Second, a curved phone could have usability advantages. A concave screen could allow for a more ‘immersive’ experience, generating an almost 3D viewpoint. The shape also means quicker access for thumbs and fingers, as they have less distance to travel.

For Apple’s FaceID technology, a curved screen might mean that the camera can more easily access the user’s face from a flat position. Faster unlocking of the device? Could definitely prove beneficial.

Smashed phone

This is what happens if you try to curve your existing iPhone.

What about a phone that can fold? Does Samsung's rumoured progress toward a foldable phone have far more functional purpose than a phone that is simply curved?


The truth is, how this phone is received will depend strongly on what shape a ‘foldable phone’ eventually takes. Will it open side to side like a book? A side-by-side screen concept could have its strong points, including allowing for more multitasking and increased screen size as necessary. One could also argue that this extra screen space is simply excessive.

The camera on such a foldable device could also be noteworthy. Often, the ‘selfie’ lens is of lesser quality than the more high end, rear-facing camera. A foldable phone could render the dual cameras unnecessary, allowing for better selfies. Good news for Instagram fiends!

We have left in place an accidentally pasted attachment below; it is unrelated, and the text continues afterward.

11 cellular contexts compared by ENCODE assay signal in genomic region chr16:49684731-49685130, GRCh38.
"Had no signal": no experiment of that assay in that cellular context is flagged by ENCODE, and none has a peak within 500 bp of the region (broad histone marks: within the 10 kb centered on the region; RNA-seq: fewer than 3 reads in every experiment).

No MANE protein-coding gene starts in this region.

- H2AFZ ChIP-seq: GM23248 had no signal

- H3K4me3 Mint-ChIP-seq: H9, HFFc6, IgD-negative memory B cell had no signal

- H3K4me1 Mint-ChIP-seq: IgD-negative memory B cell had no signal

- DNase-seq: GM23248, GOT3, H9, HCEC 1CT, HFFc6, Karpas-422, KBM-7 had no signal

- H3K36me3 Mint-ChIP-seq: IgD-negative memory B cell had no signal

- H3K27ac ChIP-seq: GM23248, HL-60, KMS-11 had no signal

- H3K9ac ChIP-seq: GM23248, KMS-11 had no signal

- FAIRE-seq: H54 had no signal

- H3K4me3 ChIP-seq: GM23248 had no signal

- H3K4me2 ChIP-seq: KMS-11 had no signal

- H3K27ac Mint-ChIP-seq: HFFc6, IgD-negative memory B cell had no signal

Do We Need Touchless Gesture?

In addition to the curved phone, Apple is reportedly hard at work developing touchless gesture as well.

This technology would potentially function like a touchscreen, but with some type of increased sensitivity, that means your phone can anticipate your actions before you even touch the screen. This would enable you to interact with your phone from (slightly) farther away, and it could make certain actions easier.

What's the benefit of touchless gesture over standard touchscreen functionality?

Painter using a phone

Will the touch screen no longer require ‘touch’?

This may remain to be seen. While touchless gesture could hasten your phone’s response time, there’s definitely margin for error. Even touch screens don’t always function perfectly, so there may be plenty of kinks to work out as the technology moves forward. Touchless gesture may have a place in gaming via mobile device or it could have practical applications in other smart objects.

Samsung has already shown us what touchless scrolling can be like. Perhaps Apple’s version will take the software even further. 

Despite the rumours, it is possible that Apple’s developments may never come to fruition. In the past, the company has touted certain features that never came to light, despite patents being filed. Remember the solar-powered iPhone?

So while touchless gesture and curved screens are interesting potential features for the future of iPhone, don’t look for them in stores any time soon. Details indicate that it will likely be 2 or more years before these elements are ready for public consumption.

What do you think of these possibilities? Would you prefer a curved phone or one with touchless gesture?